Is there always pain involved in having  [a muse]? Sometimes, but not really.

I have had my fair share of tears along this path of self-discovery. Mostly relating to love (self- or otherwise), with a few cry sessions about my career peppered in from time to time. But having a muse that inspires this level of emotion is beyond powerful. To breakdown and maybe breakthrough, well that is the silver lining in this “pain”.

The last time we visited, I was sitting on a lilly pad enjoying the silence of my life. There was a sense of contentment in the air. I was finally settled, in mind and body, enjoying the present at work, with friends and in life. Dave and I were slowly but surely growing our run club – we watched our runners get faster, set new personal records, form new friendships, gain confidence and most importantly, have fun.

Early mornings at the track and a little inspiration:Track Love

Bart Yasso came to run with us!
BartYassoVisit 002

Labor Day Boot Camp with Fast & Fit Racing:Fast and Fit Labor Day

Me + Dave:
Dave and Gina

They laughed. We laughed. It was happy. And then it was happier.

On July 24, after 4 months of leading run club everything changed. The Professor walked in the door just before 6:30. Wearing a hat, a Nashville running t-shirt and black shorts. He was tall – taller than almost everyone there. And striking, in such a way that made me nervous. I quickly shoved the feeling aside. We didn’t speak much, and the following Saturday I found myself sincerely wondering if he’d show up again. He did. After running we brunched. During brunch there was this:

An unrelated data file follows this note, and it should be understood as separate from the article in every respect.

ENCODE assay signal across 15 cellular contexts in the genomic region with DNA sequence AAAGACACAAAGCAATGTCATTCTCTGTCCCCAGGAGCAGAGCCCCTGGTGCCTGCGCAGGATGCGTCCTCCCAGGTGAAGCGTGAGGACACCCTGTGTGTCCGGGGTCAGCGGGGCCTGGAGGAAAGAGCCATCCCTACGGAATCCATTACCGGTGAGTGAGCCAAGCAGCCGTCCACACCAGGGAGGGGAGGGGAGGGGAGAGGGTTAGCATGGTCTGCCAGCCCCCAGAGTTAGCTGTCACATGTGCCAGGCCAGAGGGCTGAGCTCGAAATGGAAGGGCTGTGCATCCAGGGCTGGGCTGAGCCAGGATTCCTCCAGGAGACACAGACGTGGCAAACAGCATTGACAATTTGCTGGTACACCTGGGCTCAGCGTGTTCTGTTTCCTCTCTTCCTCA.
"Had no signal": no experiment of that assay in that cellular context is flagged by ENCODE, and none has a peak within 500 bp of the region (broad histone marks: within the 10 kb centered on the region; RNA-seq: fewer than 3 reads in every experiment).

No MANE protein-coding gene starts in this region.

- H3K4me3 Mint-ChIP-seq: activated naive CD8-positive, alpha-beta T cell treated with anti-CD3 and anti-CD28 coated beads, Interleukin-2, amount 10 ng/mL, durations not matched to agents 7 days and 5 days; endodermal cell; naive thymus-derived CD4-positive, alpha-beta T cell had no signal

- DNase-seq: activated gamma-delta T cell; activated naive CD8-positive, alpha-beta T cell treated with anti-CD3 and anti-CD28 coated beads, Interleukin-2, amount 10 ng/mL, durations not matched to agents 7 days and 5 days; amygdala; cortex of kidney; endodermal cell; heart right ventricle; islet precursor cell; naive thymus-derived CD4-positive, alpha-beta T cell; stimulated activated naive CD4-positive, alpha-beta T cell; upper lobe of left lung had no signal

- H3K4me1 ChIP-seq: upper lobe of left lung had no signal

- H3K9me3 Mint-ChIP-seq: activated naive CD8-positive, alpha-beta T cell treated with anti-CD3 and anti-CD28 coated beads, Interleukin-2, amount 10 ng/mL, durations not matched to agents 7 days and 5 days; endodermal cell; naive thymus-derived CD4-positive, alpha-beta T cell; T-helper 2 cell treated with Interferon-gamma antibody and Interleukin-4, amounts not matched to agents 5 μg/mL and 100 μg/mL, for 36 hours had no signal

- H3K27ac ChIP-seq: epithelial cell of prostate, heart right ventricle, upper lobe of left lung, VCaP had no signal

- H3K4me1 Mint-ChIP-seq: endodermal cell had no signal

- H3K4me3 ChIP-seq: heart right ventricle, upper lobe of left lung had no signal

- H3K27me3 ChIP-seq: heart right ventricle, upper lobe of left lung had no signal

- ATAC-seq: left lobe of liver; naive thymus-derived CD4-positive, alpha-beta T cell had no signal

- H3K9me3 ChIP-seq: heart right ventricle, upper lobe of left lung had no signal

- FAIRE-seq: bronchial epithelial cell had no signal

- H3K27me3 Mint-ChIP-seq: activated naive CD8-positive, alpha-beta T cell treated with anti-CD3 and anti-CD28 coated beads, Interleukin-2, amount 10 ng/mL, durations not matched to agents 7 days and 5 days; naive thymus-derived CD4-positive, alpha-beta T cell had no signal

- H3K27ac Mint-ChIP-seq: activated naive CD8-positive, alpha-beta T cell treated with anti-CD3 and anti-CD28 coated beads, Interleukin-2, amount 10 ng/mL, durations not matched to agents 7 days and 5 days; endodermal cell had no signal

First Day
(I know, right?)

Then there were things like this:

And this:

And this:

The rest, as they say, is history. (For now) ;)

Running. Because there was a marathon somewhere in all this, right?

I, not unrealistically, had a goal to break 3:30:00 and set out with all my might to do so. Remember I was going to try to commit CrossFit to my training? Well, that didn’t pan out. I ended up being too tired to complete my runs and got burnt out VERY quickly, even though I thought I was being smart about it. I think CrossFit can really benefit the short to mid-distance runner but as a marathoner, it just didn’t work for me – I couldn’t replace a 20 mile run with a WOD. And so, like most strength programs I had tried up to this point, I left it behind. This year, Dave was my run coach. Coaches coaching coaches, it was so cool.  We worked together to figure out what worked and what didn’t and I got so much faster. In September, I ran a 1:34:30 half marathon with my training partner, Lisa. All of our 5:15 a.m. track practices and Monday morning tempo runs helped me cut eight minutes off my previous best time.

Lisa and me, post-1:34:30 PR’s:

In 2012 I loved running as much as I have always loved it, but found that there was more joy watching others love it too. A day I’ll never forget, I have goosebumps even thinking about writing this, was the Chicago Marathon on October 9, 2012. I set my phone to receive text alerts, as I stood just shy of mile 10 with my lululemon colleagues and friends. I cheered, I danced, I yelled, I kissed, I hugged, I cried. All of our runners achieved their goals – whether it was finish line-crossing or personal best-beating, they did it. That night, I remember thinking, “this is the pinnacle of my career.” That I was able to do this through my work at lululemon, was an overwhelmingly joyful feeling. Here’s a glimpse at a few other things we did for the Chicago running community: